Yes, I know it’s Wednesday… I’m just trying to get back in the habit… It’s hard in the middle of summer when things are generally flat to falling to be watching markets… But “it needs doing” so I’m going to get caught up again. Even if none of it means much when The Fed and the EU are making everything a news driven market and November will re-shuffle the deck one way or the other anyway… So time horizons are either “tomorrow” OR 2 months and not much else…
Charts here come from Bigcharts.com. You are encouraged to go there, learn to set the controls (on the left hand side) yourself, and make your own charts. It is a skill well worth developing and then you don’t need to depend on me to make a posting every day.
The prior version of this posting is here:
TLH - 10 to 20 Year US Treasuries AGG - Aggregate of many maturities bond fund. SPY - S&P 500 benchmark MUB - US "AMT-Free" Municipal Bonds. IEF - 7 to 10 Year US Treasuries TIP - Treasury Inflation Protected Securities TIPS LQD - "High Quality" aka Liquid Corporate Bonds TLT - 20+ Year US Treasuries WIP - World Inflation Protected Securities
Bigcharts Bond Chart Example comparing S&P 500 with TIP (Treasuring Inflation Protected Securities ), WIP World Inflation Protected Securities, and TLT Long Duration Treasuries (all ETFs).
We have recent highs, but not higher than prior highs. The potential for capital appreciation is pretty much gone and the “returns” are nearly nil, so what’s the point? Yeah, sitting in cash is crummy. Sometimes it is the lowest risk, even if their isn’t much return, simply because nothing else has much return either.
Last time I’d said:
There are a a few stages to any reversal of trend. Until they are all completed, it is not a ‘confirmed exit’. However, the early stages can be seen and generally indicate at least a reasonable time to start lightening the percentage. Why not just say “Be Out!” all in one go? Because markets often move in waves. A wave having a “dip” acts very similar to the last wave topping and rolling over. So we depend on trade rules to ‘step out and be ready to get back in’ until the “be out” is confirmed.
For now, price is still above the simple moving average stack and they are still ordered from fastest to slowest. That’s an ongoing “bull market” run until proven otherwise. MACD has had an inflection to put “red on top” but is still above the zero line and has only a modest angle downward. While DMI has had the blue line cross the black ADX line, it is still on top. Again, not a “bear market” trend confirmation.
So we must treat this as a ‘dip’ in an ongoing bull market until it confirms a trend reversal (via DMI Red on top, MACD below zero, and an inversion of price and the SMA stack.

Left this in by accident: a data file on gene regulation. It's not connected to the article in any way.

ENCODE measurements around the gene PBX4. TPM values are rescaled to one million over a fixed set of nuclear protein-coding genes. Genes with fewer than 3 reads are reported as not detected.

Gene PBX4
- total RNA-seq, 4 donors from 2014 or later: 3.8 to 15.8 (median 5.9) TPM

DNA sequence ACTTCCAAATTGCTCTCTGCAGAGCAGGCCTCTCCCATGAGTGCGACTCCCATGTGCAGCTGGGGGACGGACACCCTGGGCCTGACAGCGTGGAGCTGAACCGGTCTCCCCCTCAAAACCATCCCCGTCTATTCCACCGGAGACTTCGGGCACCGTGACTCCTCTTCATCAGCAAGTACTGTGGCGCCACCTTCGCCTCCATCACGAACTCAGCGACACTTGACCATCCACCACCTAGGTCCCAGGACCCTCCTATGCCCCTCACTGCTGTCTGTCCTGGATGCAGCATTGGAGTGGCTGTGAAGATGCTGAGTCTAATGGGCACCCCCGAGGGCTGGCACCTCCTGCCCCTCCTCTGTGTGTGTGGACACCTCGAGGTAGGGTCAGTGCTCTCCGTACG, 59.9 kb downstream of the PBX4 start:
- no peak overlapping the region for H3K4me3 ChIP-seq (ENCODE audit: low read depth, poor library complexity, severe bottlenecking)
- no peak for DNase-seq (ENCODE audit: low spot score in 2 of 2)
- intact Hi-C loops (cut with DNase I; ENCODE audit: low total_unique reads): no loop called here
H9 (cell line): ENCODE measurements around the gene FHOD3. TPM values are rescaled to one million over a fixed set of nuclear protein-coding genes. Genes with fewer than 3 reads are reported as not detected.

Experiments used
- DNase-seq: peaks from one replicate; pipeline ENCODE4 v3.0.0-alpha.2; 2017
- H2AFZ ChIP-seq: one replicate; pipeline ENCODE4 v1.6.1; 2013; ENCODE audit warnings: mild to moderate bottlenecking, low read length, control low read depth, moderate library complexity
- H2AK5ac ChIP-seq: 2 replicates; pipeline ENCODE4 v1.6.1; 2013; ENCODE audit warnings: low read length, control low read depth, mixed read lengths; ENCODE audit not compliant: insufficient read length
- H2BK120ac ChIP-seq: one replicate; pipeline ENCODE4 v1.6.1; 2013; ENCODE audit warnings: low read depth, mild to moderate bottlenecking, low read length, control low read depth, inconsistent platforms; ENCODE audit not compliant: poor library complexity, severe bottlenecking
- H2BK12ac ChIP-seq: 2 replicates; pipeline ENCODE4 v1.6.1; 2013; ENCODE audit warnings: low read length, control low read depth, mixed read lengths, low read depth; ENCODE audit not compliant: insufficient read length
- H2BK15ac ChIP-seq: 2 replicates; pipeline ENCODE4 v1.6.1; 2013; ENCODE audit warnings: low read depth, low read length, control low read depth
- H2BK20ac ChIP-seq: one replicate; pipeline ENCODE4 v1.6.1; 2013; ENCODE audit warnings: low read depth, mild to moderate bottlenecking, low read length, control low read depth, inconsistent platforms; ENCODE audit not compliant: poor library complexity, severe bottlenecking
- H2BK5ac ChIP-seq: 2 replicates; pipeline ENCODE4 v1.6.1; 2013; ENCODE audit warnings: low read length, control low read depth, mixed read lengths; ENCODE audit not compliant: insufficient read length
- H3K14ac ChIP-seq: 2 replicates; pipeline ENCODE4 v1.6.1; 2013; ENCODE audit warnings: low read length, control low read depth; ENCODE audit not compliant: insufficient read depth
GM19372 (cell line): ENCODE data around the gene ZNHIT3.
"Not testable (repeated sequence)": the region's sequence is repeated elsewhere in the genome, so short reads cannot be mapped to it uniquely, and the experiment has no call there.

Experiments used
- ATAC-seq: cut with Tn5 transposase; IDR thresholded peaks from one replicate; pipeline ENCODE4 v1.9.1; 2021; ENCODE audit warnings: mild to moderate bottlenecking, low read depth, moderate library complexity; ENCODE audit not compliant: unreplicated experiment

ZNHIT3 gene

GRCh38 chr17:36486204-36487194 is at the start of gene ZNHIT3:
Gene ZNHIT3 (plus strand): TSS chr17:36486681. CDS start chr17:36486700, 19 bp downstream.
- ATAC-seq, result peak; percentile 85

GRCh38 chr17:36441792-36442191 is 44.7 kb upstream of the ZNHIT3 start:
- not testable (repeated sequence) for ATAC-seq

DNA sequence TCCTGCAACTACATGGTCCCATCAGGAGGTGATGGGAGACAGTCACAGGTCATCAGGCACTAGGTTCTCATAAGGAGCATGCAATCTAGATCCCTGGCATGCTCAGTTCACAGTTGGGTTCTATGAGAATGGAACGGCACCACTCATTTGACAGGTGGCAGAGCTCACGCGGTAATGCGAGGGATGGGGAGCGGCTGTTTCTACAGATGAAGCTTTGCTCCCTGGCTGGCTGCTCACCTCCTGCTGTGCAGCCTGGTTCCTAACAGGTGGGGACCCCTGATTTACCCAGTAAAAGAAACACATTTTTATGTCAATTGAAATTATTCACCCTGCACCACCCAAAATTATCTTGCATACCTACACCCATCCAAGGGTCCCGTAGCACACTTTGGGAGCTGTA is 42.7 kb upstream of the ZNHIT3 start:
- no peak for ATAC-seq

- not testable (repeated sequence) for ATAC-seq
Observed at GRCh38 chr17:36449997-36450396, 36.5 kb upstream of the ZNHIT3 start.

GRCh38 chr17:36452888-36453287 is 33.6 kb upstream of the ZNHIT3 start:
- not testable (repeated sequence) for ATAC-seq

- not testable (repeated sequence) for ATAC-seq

But what about RSI? It has touched 80, and then had a ‘lower high’. That is the “first call” for a top.
Things are still that way.
The trend is weak, but not yet a flat out “exit”. Still, I’m not seeing much reason to take the risk of bonds either. (What risk? Well, WHEN The Fed starts to raise rates, bond values fall and your bond portfolio loses value. Best to be out before then.)
Last time I’d said:
All in all, I’d expect something similar to that pattern this summer and fall. It would be a reasonable risk mitigation to move half of any bond position into other assets or cash. If the reversal to a decline is continues, then the rest can exit as well. If this is a ‘buy the dip’ moment, then some of the position continues to participate.
And that is still about where we are. In a “Flat Roller” market you can tighten the time scale and trade the ripples (move to a 10 day hourly chart) while you wait for a new trend (up or down, but most likely down for bonds now); or you can choose not to play and just let the cash sit until things are more interesting. (Or find another market altogether.)
SPY is showing some life, so perhaps time to look at rolling more into stocks. (We’ll look at that in another posting). News Flow was all about the drought causing corn and soy prices to spike (but to catch that took a fast response in one particular week, so not for investment oriented folks, more a fast trade behaviour).
Remember, too, that under the “Stock Charts” category (right side of this page) there are a variety of selected charts with particular collections of tickers in them. Including this one for bonds and currencies:
One of them being the “One Stop” quick chart of the basics:
which includes longer descriptions of the tickers here, along with more and different tickers including some in other currencies.
Charts here may be a bit more variable from week to week as things of interest pop up. Right now, the non-US bond markets are not very interesting.
A variety of ETFs, including bond ETFs, are at the iShares site. Choose the particular bond fund off of the “fixed income” tab:
There also exists a variety of bond funds at the SPDR site